The exclusion epidemic that won’t go away

March 25, 2013 in Gus in the Media, Print

Print screen from "The Voice" (http://bit.ly/XJ2Hbe)

The following article was published by “The Voice” on March 25th.

Black Caribbean boys are three times more likely to be excluded from state schools than their classmates, a study has found.

The Children’s Commission report, They Go The Extra Mile, published on March 20, established an “unacceptably high correlation” between exclusion and male pupils, those with special education needs and children on free school meals.

Four main ethnic groups – Roma gypsy travellers, travellers of Irish heritage, black Caribbean and mixed white/black Caribbean – were also deemed most at risk.

It means a Black Caribbean boy from a low-income family with mild special educational needs (SEN) is 168 times more likely to be excluded than a white girl from an affluent family. Read the rest of this entry →

My highlights: History, Education, and Policing

March 1, 2013 in Blog

The week of 18 February 2013 offered many opportunities for reminiscing, reflection, critical analysis and for planning collective action on a number of fronts, history, education and race and policing and community security among them.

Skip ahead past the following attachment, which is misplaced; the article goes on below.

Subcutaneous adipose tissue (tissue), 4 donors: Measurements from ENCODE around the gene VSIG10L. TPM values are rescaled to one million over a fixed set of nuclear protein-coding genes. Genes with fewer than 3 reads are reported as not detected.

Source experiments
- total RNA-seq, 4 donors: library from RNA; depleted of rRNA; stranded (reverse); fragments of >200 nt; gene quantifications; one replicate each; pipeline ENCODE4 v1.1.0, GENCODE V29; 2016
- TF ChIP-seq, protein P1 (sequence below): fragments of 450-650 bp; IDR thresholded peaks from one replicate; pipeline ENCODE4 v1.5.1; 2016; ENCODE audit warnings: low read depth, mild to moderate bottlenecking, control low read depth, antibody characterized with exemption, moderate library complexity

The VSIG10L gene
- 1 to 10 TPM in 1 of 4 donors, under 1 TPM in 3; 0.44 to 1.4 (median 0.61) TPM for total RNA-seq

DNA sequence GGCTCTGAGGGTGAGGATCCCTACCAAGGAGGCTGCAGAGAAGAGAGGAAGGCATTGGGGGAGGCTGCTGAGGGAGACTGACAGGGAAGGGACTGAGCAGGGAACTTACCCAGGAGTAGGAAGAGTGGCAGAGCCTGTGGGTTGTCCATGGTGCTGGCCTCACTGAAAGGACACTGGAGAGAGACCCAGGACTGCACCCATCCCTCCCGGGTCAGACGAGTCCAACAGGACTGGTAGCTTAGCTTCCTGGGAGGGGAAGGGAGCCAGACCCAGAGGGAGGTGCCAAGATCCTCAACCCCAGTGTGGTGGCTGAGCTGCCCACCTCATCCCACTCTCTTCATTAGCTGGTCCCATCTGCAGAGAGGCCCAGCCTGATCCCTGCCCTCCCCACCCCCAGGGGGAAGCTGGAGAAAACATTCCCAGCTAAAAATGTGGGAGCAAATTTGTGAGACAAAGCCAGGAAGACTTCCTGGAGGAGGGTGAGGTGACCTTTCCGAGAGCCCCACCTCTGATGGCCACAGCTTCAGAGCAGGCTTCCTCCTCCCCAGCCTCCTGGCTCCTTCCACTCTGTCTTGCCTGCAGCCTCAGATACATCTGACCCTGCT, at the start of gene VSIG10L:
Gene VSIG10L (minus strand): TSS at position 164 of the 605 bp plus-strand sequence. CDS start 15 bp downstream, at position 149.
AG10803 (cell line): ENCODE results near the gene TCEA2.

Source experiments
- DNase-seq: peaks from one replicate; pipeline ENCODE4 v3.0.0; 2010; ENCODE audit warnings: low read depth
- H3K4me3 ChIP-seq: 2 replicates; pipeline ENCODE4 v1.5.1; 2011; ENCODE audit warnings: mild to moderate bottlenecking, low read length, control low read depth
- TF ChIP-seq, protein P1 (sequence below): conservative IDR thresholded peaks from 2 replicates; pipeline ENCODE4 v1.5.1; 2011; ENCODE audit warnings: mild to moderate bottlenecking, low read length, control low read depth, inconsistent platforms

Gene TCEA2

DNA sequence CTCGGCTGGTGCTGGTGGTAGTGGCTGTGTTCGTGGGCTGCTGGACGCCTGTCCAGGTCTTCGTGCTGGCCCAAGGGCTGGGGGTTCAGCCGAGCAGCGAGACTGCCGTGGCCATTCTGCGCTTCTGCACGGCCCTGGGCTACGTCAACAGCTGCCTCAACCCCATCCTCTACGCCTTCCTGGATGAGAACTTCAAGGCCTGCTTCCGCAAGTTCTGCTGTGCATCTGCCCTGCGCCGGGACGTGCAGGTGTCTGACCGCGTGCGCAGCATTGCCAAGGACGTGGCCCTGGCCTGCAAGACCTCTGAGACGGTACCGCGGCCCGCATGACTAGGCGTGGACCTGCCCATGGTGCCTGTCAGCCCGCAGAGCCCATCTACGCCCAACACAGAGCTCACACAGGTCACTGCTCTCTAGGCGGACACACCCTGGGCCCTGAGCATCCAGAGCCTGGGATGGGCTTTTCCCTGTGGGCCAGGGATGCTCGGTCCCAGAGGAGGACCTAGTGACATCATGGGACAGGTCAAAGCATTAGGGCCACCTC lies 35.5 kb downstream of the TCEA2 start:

On Wednesday 20 February, Global Hands and DeMontfort University, Leicester, hosted a one day symposium on Police Reform and Developing the Community Security Sector in the Emerging and Developing World, looking at police practices, community policing, non-state policing and policing and national security in Britain, Nigeria, Jamaica and Trinidad and Tobago.

My contribution to the symposium was ‘an overview of policing and human rights issues in the developing and emerging world’.  In that presentation I examined a number of issues that are common to Britain, Trinidad and Tobago, Jamaica, South Africa, Sierra Leone and Nigeria, to name but a few.  Age old notions such as policing by consent and the centrality of public confidence in the police and in the structures that hold them accountable for their actions are under serious strain in many countries.  This is a consequence of police routinely abusing their power without being held to account, as well as weak government and compromised politicians being seen as incapable of protecting the citizen and upholding the rule of law.  Read the rest of this entry →